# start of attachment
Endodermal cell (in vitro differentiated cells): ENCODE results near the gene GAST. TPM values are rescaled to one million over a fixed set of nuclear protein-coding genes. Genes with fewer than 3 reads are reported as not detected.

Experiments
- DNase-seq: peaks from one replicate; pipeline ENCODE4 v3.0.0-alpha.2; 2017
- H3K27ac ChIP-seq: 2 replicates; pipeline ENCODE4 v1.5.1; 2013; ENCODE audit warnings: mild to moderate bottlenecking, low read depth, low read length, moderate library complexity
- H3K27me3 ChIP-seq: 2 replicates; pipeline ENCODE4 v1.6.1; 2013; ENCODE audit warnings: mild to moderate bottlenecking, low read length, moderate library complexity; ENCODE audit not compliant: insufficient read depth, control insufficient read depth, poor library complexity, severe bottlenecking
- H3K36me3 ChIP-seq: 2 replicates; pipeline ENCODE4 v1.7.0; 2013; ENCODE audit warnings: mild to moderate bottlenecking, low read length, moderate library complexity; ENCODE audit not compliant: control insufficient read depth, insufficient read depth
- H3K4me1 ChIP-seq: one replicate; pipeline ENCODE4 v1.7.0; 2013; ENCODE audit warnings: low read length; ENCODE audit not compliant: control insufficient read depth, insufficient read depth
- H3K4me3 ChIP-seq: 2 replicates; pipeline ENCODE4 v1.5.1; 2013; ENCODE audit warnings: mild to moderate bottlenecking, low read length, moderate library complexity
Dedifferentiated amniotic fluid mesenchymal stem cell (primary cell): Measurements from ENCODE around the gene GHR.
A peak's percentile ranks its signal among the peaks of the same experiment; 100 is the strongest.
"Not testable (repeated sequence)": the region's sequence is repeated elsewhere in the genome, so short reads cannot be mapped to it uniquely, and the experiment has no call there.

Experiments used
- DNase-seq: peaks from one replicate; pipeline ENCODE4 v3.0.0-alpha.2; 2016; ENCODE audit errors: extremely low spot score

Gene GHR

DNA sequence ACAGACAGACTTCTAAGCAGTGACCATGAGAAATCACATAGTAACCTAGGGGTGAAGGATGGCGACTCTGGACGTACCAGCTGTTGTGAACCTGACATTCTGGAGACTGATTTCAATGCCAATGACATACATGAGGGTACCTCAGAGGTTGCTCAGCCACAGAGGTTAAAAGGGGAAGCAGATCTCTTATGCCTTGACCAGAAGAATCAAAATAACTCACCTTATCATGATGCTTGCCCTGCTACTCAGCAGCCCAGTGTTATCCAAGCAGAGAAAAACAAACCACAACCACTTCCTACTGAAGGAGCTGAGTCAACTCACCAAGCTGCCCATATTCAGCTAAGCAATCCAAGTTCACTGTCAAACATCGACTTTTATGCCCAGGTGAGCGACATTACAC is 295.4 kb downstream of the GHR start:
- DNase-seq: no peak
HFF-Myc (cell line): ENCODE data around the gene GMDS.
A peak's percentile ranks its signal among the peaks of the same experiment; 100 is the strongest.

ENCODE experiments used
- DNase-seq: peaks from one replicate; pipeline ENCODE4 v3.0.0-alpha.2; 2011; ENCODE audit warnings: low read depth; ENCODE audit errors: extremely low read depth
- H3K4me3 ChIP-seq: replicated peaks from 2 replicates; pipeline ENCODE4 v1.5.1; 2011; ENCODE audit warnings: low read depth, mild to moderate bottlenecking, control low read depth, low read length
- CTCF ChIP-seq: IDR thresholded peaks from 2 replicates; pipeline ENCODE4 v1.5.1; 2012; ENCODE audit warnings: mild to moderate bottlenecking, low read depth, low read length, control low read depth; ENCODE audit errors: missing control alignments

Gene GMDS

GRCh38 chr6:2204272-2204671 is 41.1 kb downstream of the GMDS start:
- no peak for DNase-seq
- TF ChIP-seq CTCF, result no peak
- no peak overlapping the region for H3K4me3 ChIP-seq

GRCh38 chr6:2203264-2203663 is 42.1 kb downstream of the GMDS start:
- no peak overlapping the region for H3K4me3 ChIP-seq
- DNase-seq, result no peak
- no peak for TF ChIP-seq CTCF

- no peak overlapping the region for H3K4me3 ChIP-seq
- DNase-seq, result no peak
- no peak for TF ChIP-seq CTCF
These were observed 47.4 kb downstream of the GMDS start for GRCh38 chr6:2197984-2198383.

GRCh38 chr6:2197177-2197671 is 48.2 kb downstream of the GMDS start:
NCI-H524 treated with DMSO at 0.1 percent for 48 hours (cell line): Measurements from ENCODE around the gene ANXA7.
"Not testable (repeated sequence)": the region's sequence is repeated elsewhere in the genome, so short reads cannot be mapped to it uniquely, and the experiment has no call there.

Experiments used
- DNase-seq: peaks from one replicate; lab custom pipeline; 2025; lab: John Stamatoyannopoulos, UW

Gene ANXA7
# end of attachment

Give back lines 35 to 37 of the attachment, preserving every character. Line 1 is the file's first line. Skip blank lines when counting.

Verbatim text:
These were observed 47.4 kb downstream of the GMDS start for GRCh38 chr6:2197984-2198383.

GRCh38 chr6:2197177-2197671 is 48.2 kb downstream of the GMDS start:
NCI-H524 treated with DMSO at 0.1 percent for 48 hours (cell line): Measurements from ENCODE around the gene ANXA7.